Gold, Silver, and Palladium Commentary
July 8, 2020

The ratio of the 1-month Gold contract to the 1-month Silver contract (Figure 1) continued to slip lower over the last week.  With the front month silver and gold contracts closing yesterday at $18.62 and $1,804.2, respectively, the gold/silver ratio is now 96.85, down about 1% from last week.  August Gold (Figure 2) continued moving up, again trying to remain above 1800 while September silver (Figure 3) moved up to $18.699 from $18.218 last week.   While silver remains in the trading range between 16.5 and 19, total open interest increased for the last few trading days but remains well below the recent peak of June 22, 2020.

 

On 7/7/2020 the August COMEX gold contract (Figure 2) ended the day at $1,809.9, up from $1,800.5 at the close on 6/30/2020.   Open interest has leveled off since last week and it is interesting to note that it remains at levels seen 2017 – 2019, but the volume 50-day SMA remains at levels more consistent with Dec 2009 – Nov 2016.   Gold is moving up today with expectations of increasing inflation from money added to the economy due to COVID.   This continues to drive down real yields of Treasuries, which negatively correlates with gold prices.   However, should equities turn south, this could drive demand for liquidity, causing some downward pressure on gold.  We expect gold to trade in the range between $1,774 and $1,837 for the next week.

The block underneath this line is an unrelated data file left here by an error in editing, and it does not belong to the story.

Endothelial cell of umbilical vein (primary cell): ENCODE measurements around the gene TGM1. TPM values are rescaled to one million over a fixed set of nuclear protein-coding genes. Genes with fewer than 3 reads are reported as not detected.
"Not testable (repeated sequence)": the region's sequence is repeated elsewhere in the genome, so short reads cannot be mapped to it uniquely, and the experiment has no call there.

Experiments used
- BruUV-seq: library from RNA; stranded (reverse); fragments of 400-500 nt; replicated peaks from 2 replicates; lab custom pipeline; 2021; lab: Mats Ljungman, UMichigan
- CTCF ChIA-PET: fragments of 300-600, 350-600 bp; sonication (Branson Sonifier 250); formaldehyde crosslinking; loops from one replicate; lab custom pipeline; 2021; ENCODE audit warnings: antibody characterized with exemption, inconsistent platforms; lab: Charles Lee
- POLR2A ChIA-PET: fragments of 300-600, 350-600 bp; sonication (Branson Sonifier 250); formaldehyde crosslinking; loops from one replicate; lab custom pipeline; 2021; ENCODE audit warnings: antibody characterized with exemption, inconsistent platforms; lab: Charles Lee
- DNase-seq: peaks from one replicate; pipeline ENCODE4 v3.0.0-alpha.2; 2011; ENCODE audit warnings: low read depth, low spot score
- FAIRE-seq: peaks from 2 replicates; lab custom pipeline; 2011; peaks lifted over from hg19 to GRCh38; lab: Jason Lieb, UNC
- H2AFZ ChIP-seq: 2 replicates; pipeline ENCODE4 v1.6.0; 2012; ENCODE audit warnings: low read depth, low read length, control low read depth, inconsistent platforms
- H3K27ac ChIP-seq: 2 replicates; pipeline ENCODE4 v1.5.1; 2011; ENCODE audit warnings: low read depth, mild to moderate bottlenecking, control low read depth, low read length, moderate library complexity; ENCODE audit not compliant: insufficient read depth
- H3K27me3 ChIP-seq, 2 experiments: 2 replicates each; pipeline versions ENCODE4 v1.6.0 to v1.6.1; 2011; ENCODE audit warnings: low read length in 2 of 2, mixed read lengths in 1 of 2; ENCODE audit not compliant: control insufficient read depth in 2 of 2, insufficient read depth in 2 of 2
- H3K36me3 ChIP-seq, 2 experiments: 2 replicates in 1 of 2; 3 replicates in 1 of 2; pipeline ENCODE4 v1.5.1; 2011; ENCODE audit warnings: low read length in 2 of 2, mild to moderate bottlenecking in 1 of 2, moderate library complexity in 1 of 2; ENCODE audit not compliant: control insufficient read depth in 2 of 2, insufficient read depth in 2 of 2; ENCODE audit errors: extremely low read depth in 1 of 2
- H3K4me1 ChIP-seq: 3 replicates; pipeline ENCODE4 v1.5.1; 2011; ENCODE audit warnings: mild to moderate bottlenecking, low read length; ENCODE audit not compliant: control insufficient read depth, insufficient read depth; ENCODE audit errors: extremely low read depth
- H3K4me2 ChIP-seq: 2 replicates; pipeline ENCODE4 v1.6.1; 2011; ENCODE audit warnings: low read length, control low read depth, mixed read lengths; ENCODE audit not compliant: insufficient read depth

Palladium remains essentially unchanged since last week, and open interest continues to build very slowly, but it is still below values at the end of March 2020.  As mentioned last week we will continue to watch this trend to see if there may be early signs of a directional move.  Without a clear signal of increasing open interest or news on increased production demand, we expect palladium to continue to trade in a similar pattern for the near future.

 

 

I have tracked commitment of trader swap trades ever since Alasdair Macleod wrote an article back in May 2020 about bullion bank trading desks being unable to close their short positions.  I noticed recently that the short positions have continued to increase, not decrease as would be expected with the climbing price of gold (see chart below).  Alasdair followed up with a second article yesterday regarding the topic that you can read here, further explaining the potential risk to the banking sector.

 


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The information provided here is for general informational purposes only and should not be considered individualized investment advice. All expressions of opinion are subject to change without notice in reaction to shifting market conditions.

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